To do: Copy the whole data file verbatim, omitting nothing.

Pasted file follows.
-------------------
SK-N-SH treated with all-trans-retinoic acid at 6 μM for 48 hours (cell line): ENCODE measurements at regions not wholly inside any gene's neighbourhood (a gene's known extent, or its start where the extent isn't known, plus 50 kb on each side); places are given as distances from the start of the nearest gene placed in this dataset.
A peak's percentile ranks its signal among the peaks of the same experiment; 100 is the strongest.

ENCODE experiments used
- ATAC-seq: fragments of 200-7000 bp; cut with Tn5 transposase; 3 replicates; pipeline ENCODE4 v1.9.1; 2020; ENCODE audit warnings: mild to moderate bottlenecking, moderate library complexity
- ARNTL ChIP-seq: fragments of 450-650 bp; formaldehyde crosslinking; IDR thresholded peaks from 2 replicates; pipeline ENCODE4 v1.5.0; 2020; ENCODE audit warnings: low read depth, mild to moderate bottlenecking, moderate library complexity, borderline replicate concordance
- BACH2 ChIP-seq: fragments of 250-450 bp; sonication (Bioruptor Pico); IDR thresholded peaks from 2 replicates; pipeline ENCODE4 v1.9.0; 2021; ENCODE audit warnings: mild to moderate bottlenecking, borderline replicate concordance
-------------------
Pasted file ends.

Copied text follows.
SK-N-SH treated with all-trans-retinoic acid at 6 μM for 48 hours (cell line): ENCODE measurements at regions not wholly inside any gene's neighbourhood (a gene's known extent, or its start where the extent isn't known, plus 50 kb on each side); places are given as distances from the start of the nearest gene placed in this dataset.
A peak's percentile ranks its signal among the peaks of the same experiment; 100 is the strongest.

ENCODE experiments used
- ATAC-seq: fragments of 200-7000 bp; cut with Tn5 transposase; 3 replicates; pipeline ENCODE4 v1.9.1; 2020; ENCODE audit warnings: mild to moderate bottlenecking, moderate library complexity
- ARNTL ChIP-seq: fragments of 450-650 bp; formaldehyde crosslinking; IDR thresholded peaks from 2 replicates; pipeline ENCODE4 v1.5.0; 2020; ENCODE audit warnings: low read depth, mild to moderate bottlenecking, moderate library complexity, borderline replicate concordance
- BACH2 ChIP-seq: fragments of 250-450 bp; sonication (Bioruptor Pico); IDR thresholded peaks from 2 replicates; pipeline ENCODE4 v1.9.0; 2021; ENCODE audit warnings: mild to moderate bottlenecking, borderline replicate concordance